A number of studies suggest that there is an over-supply of specialists and an under-supply of general practitioners in many developed countries. Previous econometric studies of specialty choice from the US suggest that although income plays a role, other non-pecuniary factors may be important. This paper presents a novel application of a choice experiment to identify the effects of expected future earnings and other attributes on specialty choice. We find the implied marginal wage estimated from our discrete choice model is close to the actual wages of senior specialists, but much higher than those of senior GPs. In a policy simulation we find that increasing GPs' earnings by $50,000, or increasing opportunities for procedural or academic work can increase the number of junior doctors choosing general practice by between 8 and 13 percentage points. The simulation implies an earnings elasticity of specialty choice of 0.95.
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    THE EFFECTS OF AN INCENTIVE PROGRAM ON QUALITY OF CARE IN DIABETES MANAGEMENT
    Scott, A ; Schurer, S ; Jensen, PH ; Sivey, P (WILEY-BLACKWELL, 2009-09-01)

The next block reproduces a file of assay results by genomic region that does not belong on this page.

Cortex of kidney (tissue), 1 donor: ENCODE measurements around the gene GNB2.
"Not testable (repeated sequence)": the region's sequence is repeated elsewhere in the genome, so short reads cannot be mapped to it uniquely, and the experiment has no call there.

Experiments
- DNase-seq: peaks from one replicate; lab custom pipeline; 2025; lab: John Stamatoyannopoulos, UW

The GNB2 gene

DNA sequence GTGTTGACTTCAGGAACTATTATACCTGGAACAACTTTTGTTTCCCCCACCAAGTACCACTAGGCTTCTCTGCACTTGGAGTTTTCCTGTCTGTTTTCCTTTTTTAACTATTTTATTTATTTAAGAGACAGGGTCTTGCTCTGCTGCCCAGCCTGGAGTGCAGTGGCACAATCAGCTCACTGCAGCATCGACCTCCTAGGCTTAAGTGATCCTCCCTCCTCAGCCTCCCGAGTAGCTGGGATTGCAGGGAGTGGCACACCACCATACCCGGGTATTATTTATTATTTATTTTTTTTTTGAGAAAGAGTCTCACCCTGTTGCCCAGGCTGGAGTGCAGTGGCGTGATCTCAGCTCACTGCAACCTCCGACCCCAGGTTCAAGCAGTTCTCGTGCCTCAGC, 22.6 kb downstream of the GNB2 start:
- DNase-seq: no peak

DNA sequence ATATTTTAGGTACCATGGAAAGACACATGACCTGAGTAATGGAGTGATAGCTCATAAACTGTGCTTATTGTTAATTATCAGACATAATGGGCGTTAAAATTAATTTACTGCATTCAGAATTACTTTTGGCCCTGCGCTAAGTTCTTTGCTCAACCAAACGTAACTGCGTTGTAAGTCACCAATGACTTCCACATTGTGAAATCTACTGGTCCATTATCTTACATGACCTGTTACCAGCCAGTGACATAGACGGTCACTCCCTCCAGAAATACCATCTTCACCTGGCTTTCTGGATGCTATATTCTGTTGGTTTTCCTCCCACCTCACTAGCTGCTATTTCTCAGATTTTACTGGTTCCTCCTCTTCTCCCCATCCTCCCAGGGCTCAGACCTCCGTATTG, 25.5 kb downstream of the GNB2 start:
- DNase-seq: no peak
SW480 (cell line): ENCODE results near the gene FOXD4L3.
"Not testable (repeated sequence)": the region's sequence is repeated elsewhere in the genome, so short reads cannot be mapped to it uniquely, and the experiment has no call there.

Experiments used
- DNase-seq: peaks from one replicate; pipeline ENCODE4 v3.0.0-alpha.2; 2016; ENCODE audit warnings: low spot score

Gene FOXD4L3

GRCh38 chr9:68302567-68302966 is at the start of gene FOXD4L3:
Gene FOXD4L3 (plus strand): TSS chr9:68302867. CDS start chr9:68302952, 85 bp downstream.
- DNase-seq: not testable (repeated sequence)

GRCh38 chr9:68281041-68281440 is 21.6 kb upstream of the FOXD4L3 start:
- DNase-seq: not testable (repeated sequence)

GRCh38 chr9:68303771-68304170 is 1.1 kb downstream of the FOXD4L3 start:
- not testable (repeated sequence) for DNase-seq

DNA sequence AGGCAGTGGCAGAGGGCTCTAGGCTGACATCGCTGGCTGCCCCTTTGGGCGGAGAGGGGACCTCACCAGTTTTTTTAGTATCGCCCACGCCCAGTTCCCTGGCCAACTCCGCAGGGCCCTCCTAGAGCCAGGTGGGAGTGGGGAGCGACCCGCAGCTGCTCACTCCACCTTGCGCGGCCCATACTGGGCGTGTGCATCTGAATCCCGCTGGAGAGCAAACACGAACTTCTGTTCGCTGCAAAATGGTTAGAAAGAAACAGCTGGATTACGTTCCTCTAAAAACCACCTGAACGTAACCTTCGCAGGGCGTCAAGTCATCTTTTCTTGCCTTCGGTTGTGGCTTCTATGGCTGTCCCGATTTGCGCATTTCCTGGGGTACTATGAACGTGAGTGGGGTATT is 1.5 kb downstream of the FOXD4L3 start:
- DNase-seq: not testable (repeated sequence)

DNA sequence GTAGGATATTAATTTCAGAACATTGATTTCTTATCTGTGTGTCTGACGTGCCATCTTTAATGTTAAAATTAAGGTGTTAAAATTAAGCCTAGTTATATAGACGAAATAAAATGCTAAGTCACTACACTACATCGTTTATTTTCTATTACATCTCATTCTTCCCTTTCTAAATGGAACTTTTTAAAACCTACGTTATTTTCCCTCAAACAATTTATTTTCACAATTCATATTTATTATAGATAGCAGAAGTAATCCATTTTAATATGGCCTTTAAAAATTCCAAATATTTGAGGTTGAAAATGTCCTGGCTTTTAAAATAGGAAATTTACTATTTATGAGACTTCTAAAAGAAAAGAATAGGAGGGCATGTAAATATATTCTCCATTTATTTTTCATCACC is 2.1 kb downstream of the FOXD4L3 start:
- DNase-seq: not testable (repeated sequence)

An incentive program for general practitioners to encourage systematic and igh-quality care in chronic disease management was introduced in Australia in 1999. There is little empirical evidence and ambiguous theoretical guidance on which effects to expect. This paper evaluates the impact of the incentive program on quality of care in diabetes, as measured by the probability of ordering an HbA1c test. The empirical analysis is conducted with a unique data set and a bivariate probit model to control for the self-selection process of practices into the program. The study finds that the incentive program increased the probability of an HbA1c test being ordered by 20 percentage points and that participation in the program is facilitated by the support of Divisions of General Practice.